VP Osinbajo explains Nigeria’s food systems transformation

Cyril Okonkwo, Abuja

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The Nigerian government is complementing existing development plans and sectoral strategies as well as prioritizing investments in innovations and technologies to transform food systems in the country.

Vice president Yemi Osinbajo stated this on Tuesday in his remarks delivered virtually at the preparatory meeting of the United Nations Food Systems Summit 2021.

The pre-summit is a prelude to the culminating global event scheduled for Rome, Italy in September 2021, an event the Vice President described as crucial just as the previous dialogues held in several countries on food systems.

Transforming Africa’s food system
Vice President Osinbajo said that transforming Africa’s food system is an obvious task requiring the active mobilization and prioritization of both public and private investments.
“The Nigerian Government is committed to addressing the drivers of food insecurity such as food inflation, changing consumption patterns and climate change, amongst other things.

“At the same time and as an outcome of 40 different food systems dialogues in which up to 5,000 people participated, Nigeria is prioritizing investments in specific innovations and technologies to scale up and transform food systems.

“These actions complement existing development plans and sectoral strategies such as our Economic Recovery and Growth Plan, the National Policy on Food and Nutrition, and the National Policy on Food Safety”, he said.

Economic Sustainability Plan
According to Osinbajo, the specific aim of Nigeria’s recently launched National Poverty Reduction with Growth Strategy is to address hunger, malnutrition and poverty as part of the country’s target of lifting a hundred million Nigerians out of poverty within a decade.

He explained that at the heart of Nigeria’s post-Covid-19 response is the Economic Sustainability Plan.

Prof. Osinbajo noted that the “plan has a major component, which is the Agriculture for Food and Jobs Programme (AFJP) where we seek to leverage suitable technologies to build a resilient food system for Nigeria.

“Our Nutrition Policy addresses the issues of sustainable and nutrition-sensitive food systems – and the country has prioritized key nutrition actions that are impactful, cost-effective, scalable, and sustainable.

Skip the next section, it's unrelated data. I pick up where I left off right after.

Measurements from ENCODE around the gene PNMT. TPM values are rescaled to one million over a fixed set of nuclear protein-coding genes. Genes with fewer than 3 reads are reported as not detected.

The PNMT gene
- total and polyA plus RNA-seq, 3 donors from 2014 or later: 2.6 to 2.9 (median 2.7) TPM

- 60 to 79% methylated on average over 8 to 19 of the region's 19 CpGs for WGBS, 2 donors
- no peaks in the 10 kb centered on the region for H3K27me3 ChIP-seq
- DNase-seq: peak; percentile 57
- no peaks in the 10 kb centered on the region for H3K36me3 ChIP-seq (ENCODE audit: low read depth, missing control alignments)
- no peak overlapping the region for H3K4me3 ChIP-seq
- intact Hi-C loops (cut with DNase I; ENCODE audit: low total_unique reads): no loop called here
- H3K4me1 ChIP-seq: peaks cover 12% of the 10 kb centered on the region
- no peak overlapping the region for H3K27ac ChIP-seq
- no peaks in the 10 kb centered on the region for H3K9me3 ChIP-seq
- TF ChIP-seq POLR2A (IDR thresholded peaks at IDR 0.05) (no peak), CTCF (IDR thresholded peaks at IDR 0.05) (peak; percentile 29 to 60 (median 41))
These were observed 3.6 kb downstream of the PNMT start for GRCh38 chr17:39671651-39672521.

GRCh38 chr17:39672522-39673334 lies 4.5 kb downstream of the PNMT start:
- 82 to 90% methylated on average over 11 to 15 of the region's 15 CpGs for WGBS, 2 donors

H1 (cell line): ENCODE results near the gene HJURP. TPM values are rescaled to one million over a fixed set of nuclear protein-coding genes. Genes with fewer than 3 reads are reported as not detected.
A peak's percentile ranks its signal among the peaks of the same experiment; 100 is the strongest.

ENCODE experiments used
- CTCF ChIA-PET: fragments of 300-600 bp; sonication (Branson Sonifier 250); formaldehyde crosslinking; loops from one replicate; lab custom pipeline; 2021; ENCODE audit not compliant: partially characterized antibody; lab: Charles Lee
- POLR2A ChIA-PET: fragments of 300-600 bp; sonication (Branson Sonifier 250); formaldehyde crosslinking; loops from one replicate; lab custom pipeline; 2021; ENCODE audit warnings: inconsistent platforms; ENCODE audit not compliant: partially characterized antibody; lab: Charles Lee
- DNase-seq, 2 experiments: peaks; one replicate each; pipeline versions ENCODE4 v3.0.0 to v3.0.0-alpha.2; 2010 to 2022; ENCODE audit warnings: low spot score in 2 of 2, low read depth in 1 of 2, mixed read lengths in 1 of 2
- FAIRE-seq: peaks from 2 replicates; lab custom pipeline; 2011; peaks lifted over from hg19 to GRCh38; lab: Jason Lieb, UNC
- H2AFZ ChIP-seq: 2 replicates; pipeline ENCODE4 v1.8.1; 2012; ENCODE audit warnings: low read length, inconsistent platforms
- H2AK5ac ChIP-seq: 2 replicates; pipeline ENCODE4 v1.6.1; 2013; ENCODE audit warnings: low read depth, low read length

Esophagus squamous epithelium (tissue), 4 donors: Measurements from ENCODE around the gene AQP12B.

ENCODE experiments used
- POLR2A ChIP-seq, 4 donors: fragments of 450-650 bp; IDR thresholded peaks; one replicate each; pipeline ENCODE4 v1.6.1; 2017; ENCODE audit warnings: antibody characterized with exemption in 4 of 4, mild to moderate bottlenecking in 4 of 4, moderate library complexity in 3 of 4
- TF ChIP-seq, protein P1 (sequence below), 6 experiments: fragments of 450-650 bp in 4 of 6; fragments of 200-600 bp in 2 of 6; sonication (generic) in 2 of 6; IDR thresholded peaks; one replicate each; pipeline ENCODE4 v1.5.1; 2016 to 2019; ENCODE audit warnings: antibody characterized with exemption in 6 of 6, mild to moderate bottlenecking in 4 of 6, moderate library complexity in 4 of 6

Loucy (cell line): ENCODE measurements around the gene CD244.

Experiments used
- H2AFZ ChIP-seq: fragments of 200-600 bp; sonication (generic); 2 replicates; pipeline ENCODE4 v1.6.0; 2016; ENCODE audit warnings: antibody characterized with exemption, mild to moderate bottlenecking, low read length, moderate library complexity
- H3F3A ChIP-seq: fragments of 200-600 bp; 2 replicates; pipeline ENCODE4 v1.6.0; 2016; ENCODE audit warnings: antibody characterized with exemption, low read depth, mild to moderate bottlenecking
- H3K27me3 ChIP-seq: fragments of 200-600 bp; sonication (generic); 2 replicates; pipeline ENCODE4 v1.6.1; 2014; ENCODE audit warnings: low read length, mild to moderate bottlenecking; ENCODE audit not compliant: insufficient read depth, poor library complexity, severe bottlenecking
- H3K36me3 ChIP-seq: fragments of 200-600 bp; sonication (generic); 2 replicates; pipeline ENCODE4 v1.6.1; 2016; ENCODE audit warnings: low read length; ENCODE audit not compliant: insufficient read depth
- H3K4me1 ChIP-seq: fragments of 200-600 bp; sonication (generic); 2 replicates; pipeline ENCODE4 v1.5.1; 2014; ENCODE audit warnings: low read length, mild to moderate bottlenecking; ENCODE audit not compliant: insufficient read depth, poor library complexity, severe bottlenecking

“An integral part of our food systems’ transformation strategy is to create an enabling and supportive environment to implement these policies in a participatory manner involving farmers, investors and State Governments.

Vice President Osinbajo said that significant improvements have been made in crop yields, affordable and healthy diets, among others.

Food security impediments
Pointing out factors that impede food security in Nigeria and several other countries, Prof. Osinbajo said “in our country and several others, population growth exceeds growth in national income, food supply would not meet the needs of people, especially when distribution systems are inequitable.”

He said the rate of post-harvest losses in Africa, and particularly in Nigeria, was more than 20% of production for several food groups.

“And this is due mainly to poor storage, poor rural infrastructure and non-automation of food processing, amongst other things.

“The situation in many African countries is given increased urgency with the impact of the Covid-19 pandemic, which has led to growing levels of acute food insecurity. 

“This is of great concern to all of us, especially if we recall that prior to the pandemic, the prevalence of severe food insecurity was as high as 22%”, he added.

Sustainable food systems
In her remarks, United Nations Deputy Secretary-General, Amina Mohammed acknowledged the work done by Nigeria in developing food systems.

 “Let me commend the effort of my home country, Nigeria, especially the Vice President, for leading six ministers including the Minister of Finance, in the dialogues and other efforts aimed at building sustainable food systems in the country.

“Food unites us all, as families, as communities, as cultures and as humanity, now let’s use it to unite around the urgency and the actions that are needed to transform our world by 2030”, she said.

Amina Mohammed explained that the summit was designed to guide national governments and other stakeholders to leverage their food systems to support the SDGs, and noted that food systems play a central role in building a fairer, more sustainable world.

Among other participants at the second day of the preparatory meeting were the Prime Minister of Italy, Mr Mario Draghi; Nigeria’s Minister of Finance, Hajiya Zainab Ahmed; Ministers representing India, Canada, China, Norway and Egypt.

 

Nneka Ukachukwu

 

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